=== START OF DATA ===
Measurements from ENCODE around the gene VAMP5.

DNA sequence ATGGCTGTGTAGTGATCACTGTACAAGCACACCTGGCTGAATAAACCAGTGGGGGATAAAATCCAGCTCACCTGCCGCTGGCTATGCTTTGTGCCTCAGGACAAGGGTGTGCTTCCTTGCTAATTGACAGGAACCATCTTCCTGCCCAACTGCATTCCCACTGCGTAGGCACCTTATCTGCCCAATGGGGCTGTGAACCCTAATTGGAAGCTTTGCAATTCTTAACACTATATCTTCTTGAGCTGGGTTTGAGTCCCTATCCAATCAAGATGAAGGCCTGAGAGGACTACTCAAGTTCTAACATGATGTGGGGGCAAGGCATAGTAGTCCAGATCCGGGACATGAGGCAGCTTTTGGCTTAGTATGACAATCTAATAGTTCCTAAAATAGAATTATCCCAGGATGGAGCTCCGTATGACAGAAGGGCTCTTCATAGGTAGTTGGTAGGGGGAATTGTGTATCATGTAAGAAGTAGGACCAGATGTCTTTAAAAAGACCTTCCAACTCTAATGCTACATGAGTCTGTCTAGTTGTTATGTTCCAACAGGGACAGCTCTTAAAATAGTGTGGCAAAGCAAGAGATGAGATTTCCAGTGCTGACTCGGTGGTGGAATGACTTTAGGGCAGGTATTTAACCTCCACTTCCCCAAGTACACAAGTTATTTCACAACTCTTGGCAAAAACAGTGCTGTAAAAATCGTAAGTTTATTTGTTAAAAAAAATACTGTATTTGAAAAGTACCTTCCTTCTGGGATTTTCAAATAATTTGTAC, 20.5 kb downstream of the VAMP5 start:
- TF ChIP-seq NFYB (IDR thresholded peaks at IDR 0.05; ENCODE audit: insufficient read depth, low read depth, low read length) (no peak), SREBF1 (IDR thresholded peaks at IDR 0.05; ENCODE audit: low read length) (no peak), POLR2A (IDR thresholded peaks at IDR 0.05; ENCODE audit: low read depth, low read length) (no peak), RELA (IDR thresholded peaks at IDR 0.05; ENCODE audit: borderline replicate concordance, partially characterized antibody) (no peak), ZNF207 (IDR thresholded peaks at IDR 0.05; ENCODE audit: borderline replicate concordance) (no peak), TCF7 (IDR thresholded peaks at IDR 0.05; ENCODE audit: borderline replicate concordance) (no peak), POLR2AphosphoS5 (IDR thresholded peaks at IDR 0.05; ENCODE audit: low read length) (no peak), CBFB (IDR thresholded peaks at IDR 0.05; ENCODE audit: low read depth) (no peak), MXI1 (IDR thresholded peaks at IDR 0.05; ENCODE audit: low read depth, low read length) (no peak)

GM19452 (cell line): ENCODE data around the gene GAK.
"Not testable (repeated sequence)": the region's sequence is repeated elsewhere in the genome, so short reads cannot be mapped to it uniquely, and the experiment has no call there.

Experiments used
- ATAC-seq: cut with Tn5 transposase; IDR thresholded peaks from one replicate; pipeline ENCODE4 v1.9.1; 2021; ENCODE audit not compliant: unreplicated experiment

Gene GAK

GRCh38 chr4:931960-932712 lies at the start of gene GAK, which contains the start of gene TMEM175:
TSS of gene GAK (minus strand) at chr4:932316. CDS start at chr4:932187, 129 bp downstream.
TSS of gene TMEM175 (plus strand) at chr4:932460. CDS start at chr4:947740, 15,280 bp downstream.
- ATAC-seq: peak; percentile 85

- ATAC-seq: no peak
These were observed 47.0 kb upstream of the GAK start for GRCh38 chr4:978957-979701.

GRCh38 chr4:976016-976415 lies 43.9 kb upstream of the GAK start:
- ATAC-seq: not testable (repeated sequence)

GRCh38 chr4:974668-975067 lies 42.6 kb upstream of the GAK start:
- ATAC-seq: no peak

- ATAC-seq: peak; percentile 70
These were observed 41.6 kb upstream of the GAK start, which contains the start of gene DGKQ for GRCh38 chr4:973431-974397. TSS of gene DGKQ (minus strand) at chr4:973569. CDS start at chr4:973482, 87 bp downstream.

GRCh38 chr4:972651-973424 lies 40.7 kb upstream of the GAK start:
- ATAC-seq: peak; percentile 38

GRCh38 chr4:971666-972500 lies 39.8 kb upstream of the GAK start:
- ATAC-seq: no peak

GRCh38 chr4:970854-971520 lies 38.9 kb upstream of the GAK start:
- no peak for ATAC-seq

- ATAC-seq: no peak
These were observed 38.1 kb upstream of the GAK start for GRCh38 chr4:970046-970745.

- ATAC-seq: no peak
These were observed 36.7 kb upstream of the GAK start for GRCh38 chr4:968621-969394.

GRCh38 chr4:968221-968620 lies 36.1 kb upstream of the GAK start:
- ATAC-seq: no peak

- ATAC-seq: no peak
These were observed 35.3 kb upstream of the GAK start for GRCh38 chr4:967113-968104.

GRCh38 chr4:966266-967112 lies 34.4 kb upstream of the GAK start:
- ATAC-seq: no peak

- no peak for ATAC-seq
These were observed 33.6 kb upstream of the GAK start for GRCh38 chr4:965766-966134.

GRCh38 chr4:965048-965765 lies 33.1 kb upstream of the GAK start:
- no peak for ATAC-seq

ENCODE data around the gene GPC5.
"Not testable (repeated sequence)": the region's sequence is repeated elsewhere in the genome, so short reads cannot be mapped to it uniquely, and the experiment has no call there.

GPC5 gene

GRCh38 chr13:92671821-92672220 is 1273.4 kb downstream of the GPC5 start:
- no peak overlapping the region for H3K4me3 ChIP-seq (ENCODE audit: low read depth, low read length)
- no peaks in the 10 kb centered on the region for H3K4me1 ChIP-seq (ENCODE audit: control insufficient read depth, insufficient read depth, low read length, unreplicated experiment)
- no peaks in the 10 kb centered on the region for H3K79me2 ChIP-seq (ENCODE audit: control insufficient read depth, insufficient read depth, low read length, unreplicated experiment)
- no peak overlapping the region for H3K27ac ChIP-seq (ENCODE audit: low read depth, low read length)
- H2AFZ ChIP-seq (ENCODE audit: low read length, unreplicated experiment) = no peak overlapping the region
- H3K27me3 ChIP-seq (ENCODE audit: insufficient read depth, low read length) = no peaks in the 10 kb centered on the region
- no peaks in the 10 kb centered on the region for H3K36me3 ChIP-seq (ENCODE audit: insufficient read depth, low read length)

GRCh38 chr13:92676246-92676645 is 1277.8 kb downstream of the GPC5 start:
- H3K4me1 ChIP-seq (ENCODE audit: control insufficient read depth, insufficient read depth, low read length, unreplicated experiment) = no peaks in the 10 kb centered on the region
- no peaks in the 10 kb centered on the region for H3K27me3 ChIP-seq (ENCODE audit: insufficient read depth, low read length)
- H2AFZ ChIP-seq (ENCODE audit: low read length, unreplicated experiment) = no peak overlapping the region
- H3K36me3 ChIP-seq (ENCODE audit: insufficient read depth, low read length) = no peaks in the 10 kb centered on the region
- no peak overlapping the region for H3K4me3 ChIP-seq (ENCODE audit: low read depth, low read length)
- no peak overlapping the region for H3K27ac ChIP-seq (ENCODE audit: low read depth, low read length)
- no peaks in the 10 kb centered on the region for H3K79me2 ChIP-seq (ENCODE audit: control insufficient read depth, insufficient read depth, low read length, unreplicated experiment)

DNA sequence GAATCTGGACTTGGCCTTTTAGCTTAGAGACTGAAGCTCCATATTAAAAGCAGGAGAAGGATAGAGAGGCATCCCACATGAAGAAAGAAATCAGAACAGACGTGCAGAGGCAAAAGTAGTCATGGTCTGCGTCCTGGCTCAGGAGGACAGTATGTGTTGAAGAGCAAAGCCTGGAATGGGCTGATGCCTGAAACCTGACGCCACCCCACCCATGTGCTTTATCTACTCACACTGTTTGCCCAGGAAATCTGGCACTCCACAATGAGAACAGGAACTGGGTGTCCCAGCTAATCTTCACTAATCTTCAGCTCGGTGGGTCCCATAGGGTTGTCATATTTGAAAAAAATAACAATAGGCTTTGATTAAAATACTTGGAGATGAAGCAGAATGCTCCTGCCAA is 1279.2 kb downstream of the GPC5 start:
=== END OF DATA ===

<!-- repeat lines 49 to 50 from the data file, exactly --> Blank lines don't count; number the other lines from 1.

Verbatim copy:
- H2AFZ ChIP-seq (ENCODE audit: low read length, unreplicated experiment) = no peak overlapping the region
- H3K27me3 ChIP-seq (ENCODE audit: insufficient read depth, low read length) = no peaks in the 10 kb centered on the region